Once a year, people sit down with family and friends to reflect on their lives and count their blessings. This year, two northwest-area residents have a little more to be thankful for as they reminisce on their past and the turbulent journey that led them to find peace.
LIFE AFTER PRISON
LaTeefa Starks smiles as she fixes the tiara planted firmly on the top of her head.
“I wear it every day. It reminds me to keep my head up,” Starks said. “After spending eight years in prison, I realized that life is really the combination of your choices. Just because you made one bad choice doesn’t mean you have to make another bad choice.”
Starks was charged with robbery and conspiracy.
“I fell in love with a young man who I thought was outstanding,” Starks said. “For being with him and his friend at some point and time when they were committing robberies, I was charged as a principal.”
At 26, she began serving a five-year sentence at the Florence McClure Women’s Correctional Center and then three years at the Jean Conservation Camp.
After being released from the Jean Conservation Camp in January, Starks graduated from HOPE for Prisoners, a nonprofit that helps ex-offenders become productive members of society. She has since continued changing her life for the better.
“When I was in prison, I didn’t let my new address denote who I was,” Starks said. “I took advantage of every program and class that was offered.”
Before going to prison, Starks said she was working as a Head Start teacher, taking care of her grandparents and going to church regularly.
During her eight-year confinement, Starks said she learned how to quilt, crochet and memorize Scripture. She also became a certified dog trainer, computer tutor and licensed minister.
Now she is enrolled at Lincoln Christian University in Illinois to pursue a bachelor’s degree in human services with a minor in biblical studies. Last semester, Starks made the dean’s list with a 3.75 GPA.
After working on the campaign for Brent Jones, who ran for Assembly District 35, Starks was offered an inside sales position at his company, Real Water.
“I used to be very closed off and very fearful because life has taken me on so many different roads,” Starks said. “I was sexually abused from when I was 5 to 8 years old, and then my mother was murdered.”
She continues to volunteer at HOPE for Prisoners and has aspirations to become a life coach.
“She is not letting her past define her future,” said Jon Ponder, founder of HOPE for Prisoners. “She faced tremendous obstacles, but now she is doing phenomenal.”
Despite having her apartment broken into and being involved in a car accident in June, Starks continues to see the positive in life and said she is thankful for every aspect of it.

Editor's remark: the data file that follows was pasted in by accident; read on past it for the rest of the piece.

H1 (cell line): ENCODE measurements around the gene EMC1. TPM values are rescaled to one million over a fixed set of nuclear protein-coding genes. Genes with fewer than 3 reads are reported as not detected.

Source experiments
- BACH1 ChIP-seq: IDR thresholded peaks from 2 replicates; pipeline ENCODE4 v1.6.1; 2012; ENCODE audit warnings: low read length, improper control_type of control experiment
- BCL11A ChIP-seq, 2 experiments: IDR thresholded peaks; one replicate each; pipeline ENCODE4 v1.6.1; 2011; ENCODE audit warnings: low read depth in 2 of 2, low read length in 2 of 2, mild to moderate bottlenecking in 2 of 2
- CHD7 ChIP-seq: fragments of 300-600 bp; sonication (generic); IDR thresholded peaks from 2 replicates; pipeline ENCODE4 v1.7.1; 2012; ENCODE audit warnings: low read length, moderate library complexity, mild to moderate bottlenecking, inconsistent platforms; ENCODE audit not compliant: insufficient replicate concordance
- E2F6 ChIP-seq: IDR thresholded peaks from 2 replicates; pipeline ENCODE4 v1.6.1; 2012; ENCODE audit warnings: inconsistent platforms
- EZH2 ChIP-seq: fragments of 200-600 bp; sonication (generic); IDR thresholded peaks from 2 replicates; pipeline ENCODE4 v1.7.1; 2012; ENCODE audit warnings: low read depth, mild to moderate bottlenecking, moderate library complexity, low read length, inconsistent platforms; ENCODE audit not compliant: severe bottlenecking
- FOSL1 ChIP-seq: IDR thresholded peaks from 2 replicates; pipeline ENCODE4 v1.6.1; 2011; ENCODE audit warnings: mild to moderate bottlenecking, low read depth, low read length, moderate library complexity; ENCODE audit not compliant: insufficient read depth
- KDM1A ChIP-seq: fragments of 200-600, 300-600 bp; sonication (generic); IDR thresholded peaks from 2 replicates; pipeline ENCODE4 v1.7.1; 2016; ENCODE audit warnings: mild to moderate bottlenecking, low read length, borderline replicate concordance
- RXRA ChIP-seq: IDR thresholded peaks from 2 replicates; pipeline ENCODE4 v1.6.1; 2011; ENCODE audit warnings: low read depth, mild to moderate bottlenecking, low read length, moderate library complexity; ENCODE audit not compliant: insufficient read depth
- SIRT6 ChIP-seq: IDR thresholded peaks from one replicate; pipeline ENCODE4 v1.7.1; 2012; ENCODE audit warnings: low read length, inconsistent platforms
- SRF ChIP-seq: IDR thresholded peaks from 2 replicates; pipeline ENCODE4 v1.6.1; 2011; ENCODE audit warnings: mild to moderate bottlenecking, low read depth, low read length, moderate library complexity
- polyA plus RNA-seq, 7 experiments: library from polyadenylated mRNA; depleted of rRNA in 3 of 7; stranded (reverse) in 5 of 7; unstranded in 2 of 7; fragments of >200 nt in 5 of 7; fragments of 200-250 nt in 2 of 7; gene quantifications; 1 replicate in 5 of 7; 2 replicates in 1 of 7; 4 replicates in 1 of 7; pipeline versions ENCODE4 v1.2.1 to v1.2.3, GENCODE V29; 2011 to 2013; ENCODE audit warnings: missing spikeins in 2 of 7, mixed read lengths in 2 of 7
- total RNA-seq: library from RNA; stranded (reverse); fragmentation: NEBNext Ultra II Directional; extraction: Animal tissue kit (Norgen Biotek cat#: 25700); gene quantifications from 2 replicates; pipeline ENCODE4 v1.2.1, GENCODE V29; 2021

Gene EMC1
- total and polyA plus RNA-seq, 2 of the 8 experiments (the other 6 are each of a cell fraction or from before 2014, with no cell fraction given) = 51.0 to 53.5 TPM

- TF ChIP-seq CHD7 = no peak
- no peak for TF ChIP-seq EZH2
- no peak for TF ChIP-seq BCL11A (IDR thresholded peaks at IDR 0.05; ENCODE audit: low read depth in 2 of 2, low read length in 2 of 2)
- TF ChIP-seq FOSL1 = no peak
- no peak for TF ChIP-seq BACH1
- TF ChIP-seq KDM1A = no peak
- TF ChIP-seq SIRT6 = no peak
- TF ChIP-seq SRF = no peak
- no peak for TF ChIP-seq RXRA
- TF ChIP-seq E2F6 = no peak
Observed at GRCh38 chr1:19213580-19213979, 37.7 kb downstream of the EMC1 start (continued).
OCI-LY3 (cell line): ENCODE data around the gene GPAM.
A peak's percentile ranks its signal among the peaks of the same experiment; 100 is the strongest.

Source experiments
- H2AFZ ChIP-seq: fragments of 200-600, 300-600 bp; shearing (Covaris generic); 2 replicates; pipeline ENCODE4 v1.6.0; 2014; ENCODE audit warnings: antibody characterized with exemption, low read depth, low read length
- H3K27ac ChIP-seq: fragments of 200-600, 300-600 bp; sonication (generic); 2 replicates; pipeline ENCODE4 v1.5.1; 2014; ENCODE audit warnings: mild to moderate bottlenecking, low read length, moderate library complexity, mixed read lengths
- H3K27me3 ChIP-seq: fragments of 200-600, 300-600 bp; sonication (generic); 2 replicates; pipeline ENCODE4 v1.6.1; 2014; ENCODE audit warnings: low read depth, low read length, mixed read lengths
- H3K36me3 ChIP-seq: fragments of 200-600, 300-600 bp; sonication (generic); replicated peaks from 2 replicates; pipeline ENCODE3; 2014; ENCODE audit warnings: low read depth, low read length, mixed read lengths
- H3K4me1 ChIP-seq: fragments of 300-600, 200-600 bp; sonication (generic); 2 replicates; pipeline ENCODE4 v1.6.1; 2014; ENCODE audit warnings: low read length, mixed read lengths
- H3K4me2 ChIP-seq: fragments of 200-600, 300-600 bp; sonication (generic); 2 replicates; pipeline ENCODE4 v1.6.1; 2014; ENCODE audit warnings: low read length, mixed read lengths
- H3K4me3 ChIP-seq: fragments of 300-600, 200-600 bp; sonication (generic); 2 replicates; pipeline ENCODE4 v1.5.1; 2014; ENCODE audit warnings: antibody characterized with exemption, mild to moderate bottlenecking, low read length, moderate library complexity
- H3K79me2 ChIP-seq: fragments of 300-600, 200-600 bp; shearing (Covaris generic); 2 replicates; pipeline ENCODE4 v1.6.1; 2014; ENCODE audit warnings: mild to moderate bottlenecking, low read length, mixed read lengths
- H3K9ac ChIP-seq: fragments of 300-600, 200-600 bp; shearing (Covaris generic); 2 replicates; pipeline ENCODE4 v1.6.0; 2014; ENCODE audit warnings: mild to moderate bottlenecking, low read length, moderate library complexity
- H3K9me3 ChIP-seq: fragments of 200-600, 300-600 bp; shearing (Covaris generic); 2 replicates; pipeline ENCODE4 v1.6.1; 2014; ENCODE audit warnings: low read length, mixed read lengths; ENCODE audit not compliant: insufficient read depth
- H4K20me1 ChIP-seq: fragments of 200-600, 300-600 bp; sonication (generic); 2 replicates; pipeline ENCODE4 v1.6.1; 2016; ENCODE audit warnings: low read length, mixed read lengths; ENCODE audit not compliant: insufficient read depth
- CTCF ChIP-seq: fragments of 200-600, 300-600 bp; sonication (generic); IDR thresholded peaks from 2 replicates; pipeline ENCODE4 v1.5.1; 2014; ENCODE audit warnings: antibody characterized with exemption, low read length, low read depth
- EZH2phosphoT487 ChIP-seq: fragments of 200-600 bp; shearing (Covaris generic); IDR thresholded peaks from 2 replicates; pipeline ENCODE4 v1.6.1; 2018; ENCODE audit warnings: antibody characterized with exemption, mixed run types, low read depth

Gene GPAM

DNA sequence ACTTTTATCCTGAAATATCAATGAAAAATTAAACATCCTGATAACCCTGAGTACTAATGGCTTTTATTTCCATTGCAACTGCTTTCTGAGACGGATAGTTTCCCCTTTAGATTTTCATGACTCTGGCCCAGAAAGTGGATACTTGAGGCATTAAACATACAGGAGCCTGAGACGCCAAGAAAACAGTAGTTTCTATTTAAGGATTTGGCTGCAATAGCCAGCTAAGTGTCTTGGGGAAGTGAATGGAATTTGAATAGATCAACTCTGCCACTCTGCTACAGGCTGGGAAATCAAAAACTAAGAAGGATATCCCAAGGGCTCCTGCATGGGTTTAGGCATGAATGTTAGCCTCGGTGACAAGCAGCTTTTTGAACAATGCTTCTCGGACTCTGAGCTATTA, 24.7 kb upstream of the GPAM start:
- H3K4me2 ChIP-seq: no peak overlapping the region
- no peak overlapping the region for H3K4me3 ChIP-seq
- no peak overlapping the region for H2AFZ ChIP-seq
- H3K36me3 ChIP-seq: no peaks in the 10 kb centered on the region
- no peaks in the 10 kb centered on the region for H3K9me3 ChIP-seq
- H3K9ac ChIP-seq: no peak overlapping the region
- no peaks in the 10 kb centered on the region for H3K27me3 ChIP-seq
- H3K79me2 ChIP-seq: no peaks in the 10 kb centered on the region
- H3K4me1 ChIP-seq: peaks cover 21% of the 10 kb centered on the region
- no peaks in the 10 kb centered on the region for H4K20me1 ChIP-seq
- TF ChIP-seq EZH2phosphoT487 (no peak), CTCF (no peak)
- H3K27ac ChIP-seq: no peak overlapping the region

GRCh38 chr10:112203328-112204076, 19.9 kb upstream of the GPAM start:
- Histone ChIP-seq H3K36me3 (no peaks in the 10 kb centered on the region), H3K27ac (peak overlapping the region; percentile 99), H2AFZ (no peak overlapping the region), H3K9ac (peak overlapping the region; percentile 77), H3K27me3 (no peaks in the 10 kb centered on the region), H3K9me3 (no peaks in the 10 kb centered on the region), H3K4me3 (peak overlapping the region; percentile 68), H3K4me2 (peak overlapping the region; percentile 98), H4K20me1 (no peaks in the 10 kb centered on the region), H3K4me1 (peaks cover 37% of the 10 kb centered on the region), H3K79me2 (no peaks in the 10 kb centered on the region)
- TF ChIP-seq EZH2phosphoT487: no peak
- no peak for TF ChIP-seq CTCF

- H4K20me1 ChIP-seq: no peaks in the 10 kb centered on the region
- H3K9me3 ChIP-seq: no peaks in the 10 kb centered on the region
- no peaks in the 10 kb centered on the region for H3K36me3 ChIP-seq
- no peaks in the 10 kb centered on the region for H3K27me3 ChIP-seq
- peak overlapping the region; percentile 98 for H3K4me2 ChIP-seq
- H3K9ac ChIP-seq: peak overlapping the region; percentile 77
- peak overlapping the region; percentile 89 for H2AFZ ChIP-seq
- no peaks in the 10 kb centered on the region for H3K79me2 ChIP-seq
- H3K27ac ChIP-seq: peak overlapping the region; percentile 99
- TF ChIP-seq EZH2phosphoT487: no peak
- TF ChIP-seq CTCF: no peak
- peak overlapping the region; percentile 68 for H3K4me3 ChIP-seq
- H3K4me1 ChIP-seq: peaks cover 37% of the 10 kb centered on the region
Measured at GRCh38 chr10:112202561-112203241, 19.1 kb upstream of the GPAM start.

“I’m grateful to have all of the people who have poured into my life,” Starks said, “no matter what the circumstances were. Whether it was my co-defendants, my abuser or my mother’s murderer, all of them helped make me the person that I am. I don’t hold any grudges.”
ESCAPING DOMESTIC ABUSE
Mayme Grant tears up when she recalls Sept. 29, 2013. That was the night her husband asked her to take a car ride with him, only to beat her senselessly.
“I think he planned it all out,” Grant said. “We were riding down the street, and all of a sudden, he socked me on my head. I tried to get out of the car, but he grabbed a hold of me and started beating me. Then he threw me out of the car as it was rolling.”
She said she sat bleeding and crying on a curb in the middle of a street in Sunrise for approximately 40 minutes as she tried to think of what to do next.
Around 3 a.m., Grant said a woman stopped her car to ask if she needed an ambulance.
“I just felt like I didn’t want to live anymore,” Grant said. “But the lady said the same thing happened to her. She said she knew where to take me to get help.”
She drove Grant to the Shade Tree, a 24-hour accessible shelter for women, children and their pets.
Grant said her husband abused her for the last six years during their 30-year marriage, but she, like many others, believed he would change.
“It all started when I lost my job,” Grant said. “My husband felt like he was taking care of everything. Then he started drinking. The bills were really straining him, and he took it out on me.”
During her yearlong stay at the shelter, Grant was able to regain her self-confidence, work through her issues and receive job training, which helped her land a job at Texas Station.
After three months on the job, she advanced from promotion clerk to slot marketing representative.
Through the Shade Tree; Easter Seals Nevada, which helped pay for her work supplies; and Texas Station, Grant was able to save enough money to move into her own apartment.
Her family still doesn’t know why she left her husband, but she said she plans to tell them on Thanksgiving.
“She’s a tremendous success story,” said Lori Nelson, spokeswoman for Station Casinos. “We opened the doors, and she has more than proved herself.”
Contact North View reporter Sandy Lopez at firstname.lastname@example.org or 702-383-4686. Find her on Twitter: @JournalismSandy.